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PCI DSS Audits Explained

PCI DSS Audits Explained

The Payment Card Industry Data Security Standard (PCI DSS) is a framework, designed to maintain security of payment card information, that any organisation which processes card payments must comply with. This includes businesses involved in the management, storage, or transmission of cardholder data, as well as those with the potential to impact the security of such data during its handling, maintenance, or transmission.

Organisations which are certified to the Standard must have their PCI DSS compliance evaluated annually.  Here, an impartial qualified security assessor company (QSAC) is hired to assess whether an organsiation’s processing practices and security measures are still aligned with the requirements of the Standard. For merchants processing over 6 million transactions per card brand and service providers handling more than 300,000 transactions, a Report on Compliance (ROC) must be completed. Meanwhile, organisations managing smaller quantities have the option of using self-assessment questionnaires (SAQs) to demonstrate their compliance.

What is a PCI DSS Audit?

At the heart of PCI DSS lies the audit, which is a thorough examination of a merchant’s compliance with the standard’s requirements. The audits assess whether an organisation has properly implemented and maintained the PCI controls, which are security measures that protect systems involved in card payment processing.

The Four Levels of PCI DSS Compliance

The PCI DSS categorises merchants into four levels based on their annual transaction volume, and this level dictates how an organisation must evidence its compliance. Level 1 is for the largest organisations and includes businesses processing over 6 million transactions per year. These organisations must have quarterly network scans conducted by a certified scanning vendor, as well as annual third-party audits to produce a Report on Compliance, and annual penetration test.

Level 2 includes organisations which handle 1 million and 6 million transactions, and requires organisations to complete a self-assessment questionnaire, quarterly network scans, an annual penetration test and Attestation of Compliance form, but don’t need to be audited. Level 3 merchants process between 20,000 to 1 million online transactions and have the same requirements as Level 2, minus the penetration testing requirement. Level 4 organisations, meanwhile, will process up to 1 million in-person transactions per year or less than 20,000 online transactions per year, and have the same requirements as Level 3 organisations.

Key Aspects of PCI DSS Audit Success


The first step of the audit process is scoping, a preparatory phase which defines the evaluation criteria for the audit. This involves identifying every place and process within a company where cardholder data is utilised, and best practice dictates that organisations perform scoping annually. The audited organisation must make sure it proactively limits the scope of the review, as auditors will otherwise arrive prepared to scrutinise all system operations.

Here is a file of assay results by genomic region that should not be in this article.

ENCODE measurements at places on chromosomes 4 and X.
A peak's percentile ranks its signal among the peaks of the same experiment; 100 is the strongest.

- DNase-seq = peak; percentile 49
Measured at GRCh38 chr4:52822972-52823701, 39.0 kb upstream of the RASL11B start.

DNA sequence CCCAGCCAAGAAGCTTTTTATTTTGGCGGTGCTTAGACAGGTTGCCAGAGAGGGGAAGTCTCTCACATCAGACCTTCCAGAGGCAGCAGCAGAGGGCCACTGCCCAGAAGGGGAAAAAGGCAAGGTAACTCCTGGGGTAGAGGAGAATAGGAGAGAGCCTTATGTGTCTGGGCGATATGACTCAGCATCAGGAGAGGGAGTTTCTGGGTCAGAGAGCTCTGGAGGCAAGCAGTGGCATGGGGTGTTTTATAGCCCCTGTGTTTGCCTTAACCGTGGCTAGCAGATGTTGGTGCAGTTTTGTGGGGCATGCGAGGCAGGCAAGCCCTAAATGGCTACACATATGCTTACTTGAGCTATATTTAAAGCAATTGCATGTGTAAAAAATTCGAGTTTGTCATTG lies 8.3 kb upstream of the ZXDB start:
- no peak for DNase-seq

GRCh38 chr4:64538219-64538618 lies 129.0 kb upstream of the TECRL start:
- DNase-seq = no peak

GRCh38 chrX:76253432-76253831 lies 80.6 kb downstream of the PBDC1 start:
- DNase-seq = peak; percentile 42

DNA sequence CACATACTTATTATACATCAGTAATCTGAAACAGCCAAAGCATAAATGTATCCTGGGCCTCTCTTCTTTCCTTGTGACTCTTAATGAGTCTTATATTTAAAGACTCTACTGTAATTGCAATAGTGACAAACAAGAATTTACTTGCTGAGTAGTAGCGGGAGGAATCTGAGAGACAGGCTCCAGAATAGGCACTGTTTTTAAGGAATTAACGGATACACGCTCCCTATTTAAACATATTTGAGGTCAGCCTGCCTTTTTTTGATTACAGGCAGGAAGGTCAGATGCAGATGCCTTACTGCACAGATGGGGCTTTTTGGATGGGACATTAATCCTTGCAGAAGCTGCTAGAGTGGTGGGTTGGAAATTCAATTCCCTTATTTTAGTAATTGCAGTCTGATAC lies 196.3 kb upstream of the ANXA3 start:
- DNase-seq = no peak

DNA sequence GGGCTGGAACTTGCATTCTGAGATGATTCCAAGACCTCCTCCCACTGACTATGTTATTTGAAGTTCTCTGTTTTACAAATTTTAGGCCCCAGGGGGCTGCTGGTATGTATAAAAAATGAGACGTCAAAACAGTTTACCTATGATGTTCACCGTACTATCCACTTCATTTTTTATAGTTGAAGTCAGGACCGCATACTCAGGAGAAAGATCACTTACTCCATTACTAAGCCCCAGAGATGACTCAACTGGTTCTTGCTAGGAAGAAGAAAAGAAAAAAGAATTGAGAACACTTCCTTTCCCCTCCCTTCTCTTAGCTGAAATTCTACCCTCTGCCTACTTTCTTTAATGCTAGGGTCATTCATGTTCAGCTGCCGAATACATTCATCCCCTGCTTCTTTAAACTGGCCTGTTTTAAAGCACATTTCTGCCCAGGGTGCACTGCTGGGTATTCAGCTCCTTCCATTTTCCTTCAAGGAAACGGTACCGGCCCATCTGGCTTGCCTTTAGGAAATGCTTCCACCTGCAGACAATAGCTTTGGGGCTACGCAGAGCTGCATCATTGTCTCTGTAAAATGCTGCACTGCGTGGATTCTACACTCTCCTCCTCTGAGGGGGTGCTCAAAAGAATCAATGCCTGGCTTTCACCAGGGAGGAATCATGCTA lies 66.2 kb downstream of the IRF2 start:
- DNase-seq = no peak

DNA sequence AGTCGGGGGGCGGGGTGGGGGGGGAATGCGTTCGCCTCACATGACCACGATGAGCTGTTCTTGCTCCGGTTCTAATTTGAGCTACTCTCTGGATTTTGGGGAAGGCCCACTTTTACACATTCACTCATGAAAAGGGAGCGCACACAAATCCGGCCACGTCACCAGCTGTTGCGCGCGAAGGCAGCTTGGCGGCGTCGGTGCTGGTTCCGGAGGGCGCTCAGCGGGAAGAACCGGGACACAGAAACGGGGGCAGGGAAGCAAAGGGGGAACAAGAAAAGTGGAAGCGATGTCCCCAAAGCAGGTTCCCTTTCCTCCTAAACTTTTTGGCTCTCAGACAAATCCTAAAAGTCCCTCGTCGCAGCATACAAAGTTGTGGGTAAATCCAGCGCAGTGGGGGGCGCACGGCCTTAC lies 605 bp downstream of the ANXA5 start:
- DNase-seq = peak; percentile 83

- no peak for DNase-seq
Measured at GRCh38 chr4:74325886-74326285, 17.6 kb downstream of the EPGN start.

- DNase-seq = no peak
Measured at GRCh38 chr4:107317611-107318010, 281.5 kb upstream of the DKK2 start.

An integral aspect of this is scoping the Cardholder Data Environment (CDE). To do this, organisations must identify all locations and workflows involving cardholder data. The audit must extend beyond the organisation’s boundaries to include third parties and service providers connected to the CDE, all of which require stringent security controls.

Security policies

To become compliant with PCI DSS, organisations must implement access controls which only allow individuals with certain roles to access card data, while activities which deal with sensitive data must be logged. Efficient Governance, Risk, and Compliance (GRC) tools can streamline this process, mitigating the time and cost associated with compliance requirements. Segmentation and tokenisation can also help with reducing the scope of audits and simplifying the overall compliance process.

Risk Assessments

Risk assessments are a fundamental component of PCI DSS audits, and it’s important that organisations keep detailed documentation of the risks identified in the assessment and how those risks have been mitigated.

Network Diagrams

Maintaining comprehensive network diagrams is crucial for auditors to efficiently locate and assess the systems which are being evaluated. These diagrams provide both an overall and detailed view of the environment, displaying cardholder data flow and relevant network connections.

Final Thoughts

The PCI DSS audit process is a meticulous examination of a company’s adherence to the requirements of the Standard, and the security measures it has implemented to protect that data.  Achieving and maintaining compliance to PCI DSS for an audit can be difficult, but some consultancy companies such as urmconsulting.com can offer assistance by both preparing organisations for audit and facilitating the audit itself. Successful audits require a proactive approach to scoping, diligent security policies, and comprehensive risk assessments. By becoming PCI DSS compliant, organisations not only safeguard sensitive information but also ensure the robustness of their overall security infrastructure in the face of evolving threats.